Although not unduly complicated, the family’s financial arrangements were unconventional to the extent that neither parent was in receipt of a wage from employment, yet the couple owned a number of properties in Portugal, Brazil and England. The father gained an income from managing those properties and running a small building and maintenance business related to them. The mother had a modest earning capacity arising from the fact that she had trained as a hairdresser specialising in hair care for Brazilians. There was a fundamental dispute between the parties as to the financial settlement that should follow their divorce. Case management directions had been made to permit one judge, HHJ O’Brien, to determine the leave to remove application during the first three days of a five day hearing slot, with the court moving on to determine the financial dispute during the remainder of that week. Unfortunately the hearing with respect to the children overran and effectively occupied most of the hearing time with the result that the financial dispute has yet to be determined.
 The judge heard evidence over the course of some four days from both of the parents and from the CAFCASS officer.
 It is, happily, a feature of the case that, despite the bitter parental dispute, all three children plainly love and get on well with each of their two parents. In particular, their relationship with their father, which has been fostered through the substantial amount of time that the children have spent in his care, was seen by the CAFCASS officer to be of sufficient value to each of the three children to the extent that the recommendation in her written report placed a premium on that relationship continuing with the result that she recommended that the mother’s application to re-locate to Brazil should be dismissed.
 The focus of the father’s appeal to this court is upon the approach that the judge took to the children’s relationship with him. Two key points are argued. Firstly that the judge failed to give sufficient priority to that relationship and, secondly that, in granting the mother leave to remove the children to Brazil, the judge failed to analyse and evaluate the real prospects of that relationship being maintained through direct and indirect contact.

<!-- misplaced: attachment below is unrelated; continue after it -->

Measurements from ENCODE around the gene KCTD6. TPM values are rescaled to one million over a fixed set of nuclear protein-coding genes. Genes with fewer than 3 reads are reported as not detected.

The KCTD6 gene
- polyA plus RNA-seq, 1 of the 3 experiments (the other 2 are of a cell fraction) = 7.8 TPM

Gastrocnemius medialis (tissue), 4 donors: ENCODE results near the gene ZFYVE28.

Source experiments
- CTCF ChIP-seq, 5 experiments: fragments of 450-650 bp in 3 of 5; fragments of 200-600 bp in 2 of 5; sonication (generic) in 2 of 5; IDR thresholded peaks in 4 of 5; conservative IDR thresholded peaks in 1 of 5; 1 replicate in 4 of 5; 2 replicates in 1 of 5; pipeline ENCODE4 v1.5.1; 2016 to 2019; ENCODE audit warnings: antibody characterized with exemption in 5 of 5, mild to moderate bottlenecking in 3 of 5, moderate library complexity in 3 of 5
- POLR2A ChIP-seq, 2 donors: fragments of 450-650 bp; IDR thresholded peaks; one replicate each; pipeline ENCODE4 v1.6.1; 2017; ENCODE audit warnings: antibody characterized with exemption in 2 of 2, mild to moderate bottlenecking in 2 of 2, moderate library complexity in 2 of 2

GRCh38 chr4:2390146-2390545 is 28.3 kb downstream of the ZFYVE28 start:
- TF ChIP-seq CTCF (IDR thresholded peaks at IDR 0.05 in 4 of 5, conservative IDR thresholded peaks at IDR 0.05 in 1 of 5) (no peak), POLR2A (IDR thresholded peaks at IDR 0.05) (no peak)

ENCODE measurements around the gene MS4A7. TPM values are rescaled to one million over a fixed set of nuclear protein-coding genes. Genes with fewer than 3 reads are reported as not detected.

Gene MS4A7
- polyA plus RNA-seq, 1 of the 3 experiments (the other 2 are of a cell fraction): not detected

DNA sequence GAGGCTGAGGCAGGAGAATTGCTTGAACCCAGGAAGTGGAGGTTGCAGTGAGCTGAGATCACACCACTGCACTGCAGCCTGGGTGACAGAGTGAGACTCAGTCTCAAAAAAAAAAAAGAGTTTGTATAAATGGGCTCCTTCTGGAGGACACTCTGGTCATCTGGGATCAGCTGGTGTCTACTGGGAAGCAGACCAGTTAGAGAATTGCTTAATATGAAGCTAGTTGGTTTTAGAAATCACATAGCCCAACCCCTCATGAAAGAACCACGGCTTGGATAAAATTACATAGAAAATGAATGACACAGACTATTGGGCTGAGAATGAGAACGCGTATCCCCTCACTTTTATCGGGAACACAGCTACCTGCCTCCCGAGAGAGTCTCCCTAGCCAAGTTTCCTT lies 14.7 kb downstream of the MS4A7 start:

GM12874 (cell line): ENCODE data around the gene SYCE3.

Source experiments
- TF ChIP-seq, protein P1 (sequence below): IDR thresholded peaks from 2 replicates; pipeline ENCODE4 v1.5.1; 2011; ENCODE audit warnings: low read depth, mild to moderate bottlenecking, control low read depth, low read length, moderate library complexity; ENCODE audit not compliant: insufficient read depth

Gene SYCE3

Having established the background, I now turn to describe the approach taken by the judge.
 After summarising the significant points in the family’s history, the judge described the evidence that he had heard. The CAFCASS officer was the first witness. She emphasised the positive manner in which all three children spoke about each of their two parents. She highlighted the fact that the mother had no support network in England, had no plans for her life if she were to remain in England, but stressed that there was no question of the mother moving back to Brazil without the children. The CAFCASS officer reported that the parties were totally unable to communicate with each other, and all communication was through solicitors. The officer was therefore concerned how contact would be facilitated in the long term if the mother did not speak to the father as telephone and face time contact would be pivotal to the contact for the children with their father were they to move to Brazil. Although the CAFCASS officer was worried about the mother’s mental health if permission were not granted, in her written report she had prioritised the very positive relationship that the children had with their father as being the overriding factor which drew her to recommend that the court should refuse permission for relocation.
 The judge, however, records that “in cross examination (the CAFCASS officer) rowed back from that recommendation. At the end of the day she accepted that the decision was on a knife edge and that it really had to be for the court to decide.